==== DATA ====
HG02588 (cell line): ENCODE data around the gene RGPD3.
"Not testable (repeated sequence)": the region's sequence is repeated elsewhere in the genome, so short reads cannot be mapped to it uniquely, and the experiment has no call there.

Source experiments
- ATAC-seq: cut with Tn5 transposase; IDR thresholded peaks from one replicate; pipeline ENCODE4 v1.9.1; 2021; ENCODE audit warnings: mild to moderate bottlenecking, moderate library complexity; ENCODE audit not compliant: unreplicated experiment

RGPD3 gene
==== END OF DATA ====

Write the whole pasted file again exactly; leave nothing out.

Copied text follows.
HG02588 (cell line): ENCODE data around the gene RGPD3.
"Not testable (repeated sequence)": the region's sequence is repeated elsewhere in the genome, so short reads cannot be mapped to it uniquely, and the experiment has no call there.

Source experiments
- ATAC-seq: cut with Tn5 transposase; IDR thresholded peaks from one replicate; pipeline ENCODE4 v1.9.1; 2021; ENCODE audit warnings: mild to moderate bottlenecking, moderate library complexity; ENCODE audit not compliant: unreplicated experiment

RGPD3 gene